Joshua and Judges: Joshua's farewell. A reminder of all that the Lord has done. Jos 23.

Class Outline:

Title: Joshua and Judges: Joshua's farewell. A reminder of all that the Lord has done. Jos 23.  


Announcements / opening prayer:


Before getting to Joshua, a brief look at Psa 100 in honor of Thanksgiving.


PSA 100:1 A Psalm for Thanksgiving.


Shout joyfully to the Lord, all the earth.


PSA 100:2 Serve the Lord with gladness;

Come before Him with joyful singing.


PSA 100:3 Know that the Lord Himself is God;

It is He who has made us, and not we ourselves;

We are His people and the sheep of His pasture.


We find the contrast in Pharaoh who represents all the arrogant:


EZE 29:3

'Thus says the Lord God,

"Behold, I am against you, Pharaoh, king of Egypt,

The great monster that lies in the midst of his rivers,

That has said, 'My Nile is mine, and I myself have made it.'


PSA 100:4 Enter His gates with thanksgiving,

And His courts with praise. Give thanks to Him; bless His name.


All may come. This is a reference to the temple but the invitation also extends into eternity as the Son of Man is a blessing to all the nations of the earth.


PSA 100:5 For the Lord is good;

His lovingkindness is everlasting,

And His faithfulness to all generations.


Thanksgiving comes when the harvest is complete. Before the middle of the twentieth century almost everyone was a farmer. Things grow and we harvest them and enjoy them, but we cannot make them grow. For growth, we must depend upon God alone.


First Thanksgiving proclamation; President George Washington, Oct. 3, 1789.


Whereas it is the duty of all Nations to acknowledge the providence of Almighty God, to obey his will, to be grateful for his benefits, and humbly to implore his protection and favor-- and whereas both Houses of Congress have by their joint Committee requested me to recommend to the People of the United States a day of public thanksgiving and prayer to be observed by acknowledging with grateful hearts the many signal favors of Almighty God especially by affording them an opportunity peaceably to establish a form of government for their safety and happiness.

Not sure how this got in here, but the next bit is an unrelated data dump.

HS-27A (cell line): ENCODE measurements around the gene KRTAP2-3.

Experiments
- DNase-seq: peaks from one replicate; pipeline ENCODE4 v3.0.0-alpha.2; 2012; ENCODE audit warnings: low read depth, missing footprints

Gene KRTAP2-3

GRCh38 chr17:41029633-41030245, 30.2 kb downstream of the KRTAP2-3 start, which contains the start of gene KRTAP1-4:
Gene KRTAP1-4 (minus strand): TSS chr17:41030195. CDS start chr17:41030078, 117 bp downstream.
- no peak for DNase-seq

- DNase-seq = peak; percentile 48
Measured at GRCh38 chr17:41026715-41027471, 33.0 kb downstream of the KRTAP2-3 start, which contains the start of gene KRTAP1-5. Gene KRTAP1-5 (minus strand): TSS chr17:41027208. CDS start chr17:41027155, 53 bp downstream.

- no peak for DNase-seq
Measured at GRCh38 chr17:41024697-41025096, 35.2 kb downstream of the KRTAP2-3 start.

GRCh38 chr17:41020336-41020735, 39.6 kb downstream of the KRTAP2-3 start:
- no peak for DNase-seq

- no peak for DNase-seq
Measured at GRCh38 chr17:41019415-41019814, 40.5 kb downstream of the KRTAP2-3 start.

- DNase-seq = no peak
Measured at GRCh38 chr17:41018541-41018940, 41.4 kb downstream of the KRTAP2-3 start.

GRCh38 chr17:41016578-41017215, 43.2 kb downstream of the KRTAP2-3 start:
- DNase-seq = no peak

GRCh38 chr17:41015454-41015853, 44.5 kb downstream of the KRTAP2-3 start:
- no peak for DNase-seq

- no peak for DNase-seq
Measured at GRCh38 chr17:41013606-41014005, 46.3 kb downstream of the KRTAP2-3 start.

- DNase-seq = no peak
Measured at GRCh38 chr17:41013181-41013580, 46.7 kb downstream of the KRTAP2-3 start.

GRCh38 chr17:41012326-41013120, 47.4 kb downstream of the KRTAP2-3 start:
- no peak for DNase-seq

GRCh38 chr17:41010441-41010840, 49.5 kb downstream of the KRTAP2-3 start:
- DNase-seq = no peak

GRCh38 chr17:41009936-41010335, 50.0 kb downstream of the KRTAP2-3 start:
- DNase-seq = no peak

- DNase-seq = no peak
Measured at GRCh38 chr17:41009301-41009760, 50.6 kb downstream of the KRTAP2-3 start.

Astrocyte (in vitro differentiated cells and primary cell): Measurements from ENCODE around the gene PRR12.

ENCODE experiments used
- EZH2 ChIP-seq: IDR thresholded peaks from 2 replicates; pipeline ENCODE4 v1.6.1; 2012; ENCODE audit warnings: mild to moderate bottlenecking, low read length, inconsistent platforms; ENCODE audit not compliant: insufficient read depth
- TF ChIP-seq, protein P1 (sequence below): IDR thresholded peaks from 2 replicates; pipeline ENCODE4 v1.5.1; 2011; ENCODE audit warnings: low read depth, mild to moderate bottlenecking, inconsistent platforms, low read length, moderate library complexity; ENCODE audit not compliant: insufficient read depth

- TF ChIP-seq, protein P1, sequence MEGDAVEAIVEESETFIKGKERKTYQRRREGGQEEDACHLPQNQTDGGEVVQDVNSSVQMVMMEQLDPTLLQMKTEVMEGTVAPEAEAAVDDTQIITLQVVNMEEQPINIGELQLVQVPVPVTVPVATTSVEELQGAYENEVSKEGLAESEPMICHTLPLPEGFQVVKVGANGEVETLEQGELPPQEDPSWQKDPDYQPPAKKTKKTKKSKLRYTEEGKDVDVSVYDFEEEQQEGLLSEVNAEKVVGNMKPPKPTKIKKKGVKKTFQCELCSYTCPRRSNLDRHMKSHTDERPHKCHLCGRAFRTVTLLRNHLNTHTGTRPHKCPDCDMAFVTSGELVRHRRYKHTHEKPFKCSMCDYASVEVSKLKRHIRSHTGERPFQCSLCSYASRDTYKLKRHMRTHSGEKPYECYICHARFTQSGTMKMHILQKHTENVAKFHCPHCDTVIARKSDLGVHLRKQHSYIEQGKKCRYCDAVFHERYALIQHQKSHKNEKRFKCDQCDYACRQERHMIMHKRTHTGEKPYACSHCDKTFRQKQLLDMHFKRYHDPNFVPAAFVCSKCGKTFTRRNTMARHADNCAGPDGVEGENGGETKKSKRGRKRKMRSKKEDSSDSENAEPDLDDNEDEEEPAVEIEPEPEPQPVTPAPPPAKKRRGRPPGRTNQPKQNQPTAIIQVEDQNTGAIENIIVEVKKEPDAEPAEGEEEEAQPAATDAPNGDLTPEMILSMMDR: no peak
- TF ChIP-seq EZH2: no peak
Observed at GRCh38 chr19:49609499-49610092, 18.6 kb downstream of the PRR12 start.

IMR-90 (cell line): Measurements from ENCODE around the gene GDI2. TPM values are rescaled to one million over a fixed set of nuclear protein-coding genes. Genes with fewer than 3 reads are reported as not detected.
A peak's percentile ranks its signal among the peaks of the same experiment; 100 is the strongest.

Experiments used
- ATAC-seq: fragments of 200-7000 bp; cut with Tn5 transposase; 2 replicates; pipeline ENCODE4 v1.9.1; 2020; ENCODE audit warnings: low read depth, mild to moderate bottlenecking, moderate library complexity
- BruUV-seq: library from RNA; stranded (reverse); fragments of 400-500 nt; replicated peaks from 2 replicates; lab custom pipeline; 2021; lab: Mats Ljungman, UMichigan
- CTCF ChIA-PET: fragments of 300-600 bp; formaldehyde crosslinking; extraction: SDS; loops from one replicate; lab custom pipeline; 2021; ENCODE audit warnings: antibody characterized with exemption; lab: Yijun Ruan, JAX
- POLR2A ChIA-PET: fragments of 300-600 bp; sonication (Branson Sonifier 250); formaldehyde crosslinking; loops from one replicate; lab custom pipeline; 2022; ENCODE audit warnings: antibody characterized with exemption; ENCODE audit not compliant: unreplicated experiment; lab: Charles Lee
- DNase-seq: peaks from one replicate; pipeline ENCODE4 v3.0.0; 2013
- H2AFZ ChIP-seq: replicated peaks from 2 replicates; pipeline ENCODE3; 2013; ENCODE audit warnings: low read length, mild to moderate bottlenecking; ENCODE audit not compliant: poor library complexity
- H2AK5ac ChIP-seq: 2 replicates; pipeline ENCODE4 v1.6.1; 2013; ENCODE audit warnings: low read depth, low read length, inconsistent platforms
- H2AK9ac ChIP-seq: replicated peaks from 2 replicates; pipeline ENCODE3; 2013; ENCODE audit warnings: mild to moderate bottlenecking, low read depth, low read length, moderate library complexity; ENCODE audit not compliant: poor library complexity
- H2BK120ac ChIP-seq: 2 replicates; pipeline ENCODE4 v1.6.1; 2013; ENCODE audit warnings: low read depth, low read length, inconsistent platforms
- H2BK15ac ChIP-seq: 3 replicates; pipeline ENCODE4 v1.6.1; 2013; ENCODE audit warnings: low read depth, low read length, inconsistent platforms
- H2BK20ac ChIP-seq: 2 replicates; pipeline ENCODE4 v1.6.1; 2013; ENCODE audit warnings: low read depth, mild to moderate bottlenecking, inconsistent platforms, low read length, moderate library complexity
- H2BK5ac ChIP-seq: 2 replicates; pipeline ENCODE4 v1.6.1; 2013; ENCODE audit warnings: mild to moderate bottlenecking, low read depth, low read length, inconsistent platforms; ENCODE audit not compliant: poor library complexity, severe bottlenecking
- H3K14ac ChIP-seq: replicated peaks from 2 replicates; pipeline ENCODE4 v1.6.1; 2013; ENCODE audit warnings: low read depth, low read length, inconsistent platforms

Now therefore I do recommend and assign Thursday the 26th day of November next to be devoted by the People of these States to the service of that great and glorious Being, who is the beneficent Author of all the good that was, that is, or that will be--


That we may then all unite in rendering unto him our sincere and humble thanks--for his kind care and protection of the People of this Country previous to their becoming a Nation--for the signal and manifold mercies, and the favorable interpositions of his Providence which we experienced in the course and conclusion of the late war--


for the great degree of tranquility, union, and plenty, which we have since enjoyed--for the peaceable and rational manner, in which we have been enabled to establish constitutions of government for our safety and happiness, and particularly the national One now lately instituted--for the civil and religious liberty with which we are blessed; and the means we have of acquiring and diffusing useful knowledge; and in general for all the great and various favors which he hath been pleased to confer upon us.


and also that we may then unite in most humbly offering our prayers and supplications to the great Lord and Ruler of Nations and beseech him to pardon our national and other transgressions-- to enable us all, whether in public or private stations, to perform our several and relative duties properly and punctually--to render our national government a blessing to all the people,


by constantly being a Government of wise, just, and constitutional laws, discreetly and faithfully executed and obeyed--to protect and guide all Sovereigns and Nations (especially such as have shewn kindness unto us) and to bless them with good government, peace, and concord--To promote the knowledge and practice of true religion and virtue, and the encrease of science among them and us--and generally to grant unto all Mankind such a degree of temporal prosperity as he alone knows to be best.


Jos 24: Renewal of the covenant at the National Assembly in Shechem - the place that Abraham received his first promise in Canaan.


It was at Shechem, on mountains Gerizim and Ebal that the law was read to this generation after they had entered the Promised Land. However, it is likely that the main reason for choosing Shechem was that Abraham received the first promise from God after entering Canaan.


Shechem was also the place that Jacob, upon returning from Mesopotamia, cleansed his house of their idols and Joshua is going to renew the covenant which involves the renunciation of idols.


GEN 33:18 Now Jacob came safely to the city of Shechem, which is in the land of Canaan, when he came from Paddan-aram, and camped before the city.


GEN 33:19 And he bought the piece of land where he had pitched his tent from the hand of the sons of Hamor, Shechem's father, for one hundred pieces of money.


GEN 33:20 Then he erected there an altar, and called it El-Elohe-Israel [God is the God of Israel].


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GEN 35:1 Then God said to Jacob, "Arise, go up to Bethel, and live there; and make an altar there to God, who appeared to you when you fled from your brother Esau."